Shell UK sentenced over “worst North Sea spill in a decade”
A fine of £22,500 has been handed down to oil, gas and petrochemicals company Shell UK Ltd (‘Shell’) as a result of an oil leak in 2011 which WWF…
A fine of £22,500 has been handed down to oil, gas and petrochemicals company Shell UK Ltd (‘Shell’) as a result of an oil leak in 2011 which WWF Scotland described as the worst North Sea spill in a decade. Following initial detection of the problem on 10 August 2011, which was traced to a relief valve connected to a subsea pipeline in Shell’s Gannet F field, over 200 tonnes of oil spilled into the North Sea about 112 miles east of Aberdeen.
The leak was secured nine days later when divers manually isolated and closed off the relief valves, following which a joint investigation was conducted by the Health and Safety Executive (‘HSE’) and Department for Energy and Climate Change (‘DECC’). Whilst it was found as a result of the investigation that there was neither significant environmental impact nor risk of harm to anyone, it concluded that the fault arising from the Gannet F pipeline resulted in crude oil seeping into insulation between the pipe and its sleeve which was then released into the sea via the relief valves.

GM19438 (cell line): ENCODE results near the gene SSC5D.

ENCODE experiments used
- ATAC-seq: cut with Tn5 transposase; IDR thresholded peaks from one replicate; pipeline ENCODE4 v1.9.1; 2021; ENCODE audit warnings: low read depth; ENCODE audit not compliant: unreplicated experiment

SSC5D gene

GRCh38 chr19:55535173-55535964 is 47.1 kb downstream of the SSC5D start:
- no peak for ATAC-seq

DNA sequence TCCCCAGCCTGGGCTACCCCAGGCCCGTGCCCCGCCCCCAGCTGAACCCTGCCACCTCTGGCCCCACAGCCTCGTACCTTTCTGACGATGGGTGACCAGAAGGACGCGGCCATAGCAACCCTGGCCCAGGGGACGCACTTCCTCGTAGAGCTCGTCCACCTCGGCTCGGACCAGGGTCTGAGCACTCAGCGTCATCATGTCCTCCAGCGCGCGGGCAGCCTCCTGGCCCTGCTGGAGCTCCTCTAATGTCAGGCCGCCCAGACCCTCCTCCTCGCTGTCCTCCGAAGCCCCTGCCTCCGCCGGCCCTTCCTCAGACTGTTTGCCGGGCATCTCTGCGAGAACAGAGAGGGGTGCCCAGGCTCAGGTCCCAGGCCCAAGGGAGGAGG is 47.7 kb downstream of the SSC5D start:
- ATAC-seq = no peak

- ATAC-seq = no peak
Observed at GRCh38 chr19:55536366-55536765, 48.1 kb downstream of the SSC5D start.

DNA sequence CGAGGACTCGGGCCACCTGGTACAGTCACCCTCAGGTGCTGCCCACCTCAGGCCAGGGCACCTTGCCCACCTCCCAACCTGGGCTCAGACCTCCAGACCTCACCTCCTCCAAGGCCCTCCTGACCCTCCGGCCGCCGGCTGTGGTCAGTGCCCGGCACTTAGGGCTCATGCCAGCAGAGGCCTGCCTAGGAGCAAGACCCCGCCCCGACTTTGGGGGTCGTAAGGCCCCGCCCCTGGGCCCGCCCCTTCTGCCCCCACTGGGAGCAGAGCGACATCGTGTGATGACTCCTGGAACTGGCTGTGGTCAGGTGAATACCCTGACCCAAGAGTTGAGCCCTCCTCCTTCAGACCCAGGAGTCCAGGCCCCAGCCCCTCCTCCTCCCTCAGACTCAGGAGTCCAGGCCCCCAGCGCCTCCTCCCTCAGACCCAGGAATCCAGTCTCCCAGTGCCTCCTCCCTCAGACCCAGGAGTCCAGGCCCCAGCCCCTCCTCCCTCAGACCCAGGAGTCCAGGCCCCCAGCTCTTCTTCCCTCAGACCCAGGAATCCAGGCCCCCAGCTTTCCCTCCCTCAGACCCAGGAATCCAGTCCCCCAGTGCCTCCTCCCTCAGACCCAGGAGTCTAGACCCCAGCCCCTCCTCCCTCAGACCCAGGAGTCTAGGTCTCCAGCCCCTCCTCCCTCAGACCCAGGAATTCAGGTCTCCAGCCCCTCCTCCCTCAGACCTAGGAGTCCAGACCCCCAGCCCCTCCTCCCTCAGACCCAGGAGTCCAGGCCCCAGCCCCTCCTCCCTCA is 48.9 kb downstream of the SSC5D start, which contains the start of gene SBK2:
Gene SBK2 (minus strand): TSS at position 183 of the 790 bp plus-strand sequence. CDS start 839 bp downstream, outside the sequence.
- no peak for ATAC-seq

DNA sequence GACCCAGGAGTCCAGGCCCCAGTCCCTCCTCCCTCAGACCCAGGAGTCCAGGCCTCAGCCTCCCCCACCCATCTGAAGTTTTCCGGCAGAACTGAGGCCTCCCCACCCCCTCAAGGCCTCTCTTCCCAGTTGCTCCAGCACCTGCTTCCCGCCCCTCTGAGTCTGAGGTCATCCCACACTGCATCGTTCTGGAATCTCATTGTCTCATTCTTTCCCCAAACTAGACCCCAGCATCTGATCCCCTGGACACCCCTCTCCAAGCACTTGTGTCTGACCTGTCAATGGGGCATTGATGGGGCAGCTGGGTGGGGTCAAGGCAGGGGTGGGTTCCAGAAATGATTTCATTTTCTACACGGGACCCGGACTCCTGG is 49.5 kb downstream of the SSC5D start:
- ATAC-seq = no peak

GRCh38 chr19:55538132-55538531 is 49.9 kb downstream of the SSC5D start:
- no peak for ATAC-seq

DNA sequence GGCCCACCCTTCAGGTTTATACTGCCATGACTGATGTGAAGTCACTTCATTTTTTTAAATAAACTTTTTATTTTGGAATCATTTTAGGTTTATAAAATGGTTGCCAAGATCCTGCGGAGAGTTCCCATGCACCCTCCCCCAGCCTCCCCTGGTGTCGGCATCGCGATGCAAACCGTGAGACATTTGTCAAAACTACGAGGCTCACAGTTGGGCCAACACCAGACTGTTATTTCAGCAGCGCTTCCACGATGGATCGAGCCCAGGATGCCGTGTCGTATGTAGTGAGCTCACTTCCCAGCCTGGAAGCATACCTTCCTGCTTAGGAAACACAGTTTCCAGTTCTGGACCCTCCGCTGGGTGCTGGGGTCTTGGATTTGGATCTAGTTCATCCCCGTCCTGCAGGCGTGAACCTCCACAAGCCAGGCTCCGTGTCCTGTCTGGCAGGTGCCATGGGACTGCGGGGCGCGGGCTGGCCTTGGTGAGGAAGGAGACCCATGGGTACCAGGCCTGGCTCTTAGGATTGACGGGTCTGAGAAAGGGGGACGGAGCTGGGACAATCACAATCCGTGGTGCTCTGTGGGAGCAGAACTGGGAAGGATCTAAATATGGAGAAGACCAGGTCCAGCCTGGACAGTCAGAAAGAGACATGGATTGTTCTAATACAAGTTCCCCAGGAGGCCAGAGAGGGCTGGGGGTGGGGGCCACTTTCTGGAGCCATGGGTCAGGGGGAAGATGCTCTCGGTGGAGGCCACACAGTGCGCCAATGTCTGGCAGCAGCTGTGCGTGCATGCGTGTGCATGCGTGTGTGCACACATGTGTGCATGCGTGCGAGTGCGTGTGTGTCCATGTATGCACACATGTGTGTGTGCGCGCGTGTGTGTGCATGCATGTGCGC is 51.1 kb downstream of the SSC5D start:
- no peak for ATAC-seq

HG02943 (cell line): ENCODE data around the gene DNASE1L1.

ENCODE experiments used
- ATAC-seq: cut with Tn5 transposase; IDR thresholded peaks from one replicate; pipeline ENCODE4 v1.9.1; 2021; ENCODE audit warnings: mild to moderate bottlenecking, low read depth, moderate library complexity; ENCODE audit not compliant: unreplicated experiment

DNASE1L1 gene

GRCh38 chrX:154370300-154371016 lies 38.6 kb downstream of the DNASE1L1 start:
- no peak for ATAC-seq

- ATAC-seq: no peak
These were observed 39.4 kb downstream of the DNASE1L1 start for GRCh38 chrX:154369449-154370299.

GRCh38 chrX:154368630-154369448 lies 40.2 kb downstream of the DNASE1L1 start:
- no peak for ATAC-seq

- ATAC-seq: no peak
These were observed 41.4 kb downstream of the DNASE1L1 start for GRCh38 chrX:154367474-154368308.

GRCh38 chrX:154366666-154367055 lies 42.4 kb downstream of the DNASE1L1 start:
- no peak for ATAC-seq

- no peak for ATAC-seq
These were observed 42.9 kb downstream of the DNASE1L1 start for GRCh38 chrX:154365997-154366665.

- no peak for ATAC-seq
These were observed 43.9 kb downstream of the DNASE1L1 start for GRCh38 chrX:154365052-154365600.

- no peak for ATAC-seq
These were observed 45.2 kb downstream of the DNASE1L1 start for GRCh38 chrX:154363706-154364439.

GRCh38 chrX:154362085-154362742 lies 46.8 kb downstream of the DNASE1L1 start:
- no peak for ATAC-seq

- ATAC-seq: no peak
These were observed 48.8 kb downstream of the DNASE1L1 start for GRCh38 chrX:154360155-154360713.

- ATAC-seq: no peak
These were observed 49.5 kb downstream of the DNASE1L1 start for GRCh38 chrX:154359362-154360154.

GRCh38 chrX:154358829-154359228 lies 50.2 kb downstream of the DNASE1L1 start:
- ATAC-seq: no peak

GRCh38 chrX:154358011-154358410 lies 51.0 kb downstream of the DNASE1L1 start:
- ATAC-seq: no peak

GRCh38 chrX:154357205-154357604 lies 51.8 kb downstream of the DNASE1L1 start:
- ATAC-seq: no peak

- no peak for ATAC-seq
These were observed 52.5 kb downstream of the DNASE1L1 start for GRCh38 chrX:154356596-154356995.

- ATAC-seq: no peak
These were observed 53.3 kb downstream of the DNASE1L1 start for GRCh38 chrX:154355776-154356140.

The HSE also imposed two improvement notices on Shell, which were both complied with.
Shell pleaded guilty at Aberdeen Sheriff Court to breaches of Regulation 3A of the Offshore Petroleum Activities (Oil Pollution Prevention & Control) Regulations 2005 and Regulation 13 of the Pipelines Safety Regulations 1996.
Whilst Shell’s costs amounted to £100m and £45m for replacement of the pipeline and general costs arising from the incident, respectively, there has been open criticism directed at the level of fine. WWF Scotland director Lang Banks has commented: "While it's welcome that Shell has accepted its guilt, the paltry size of the fine handed down will do little to deter future poor behaviour by it or the rest of the oil and gas industry.”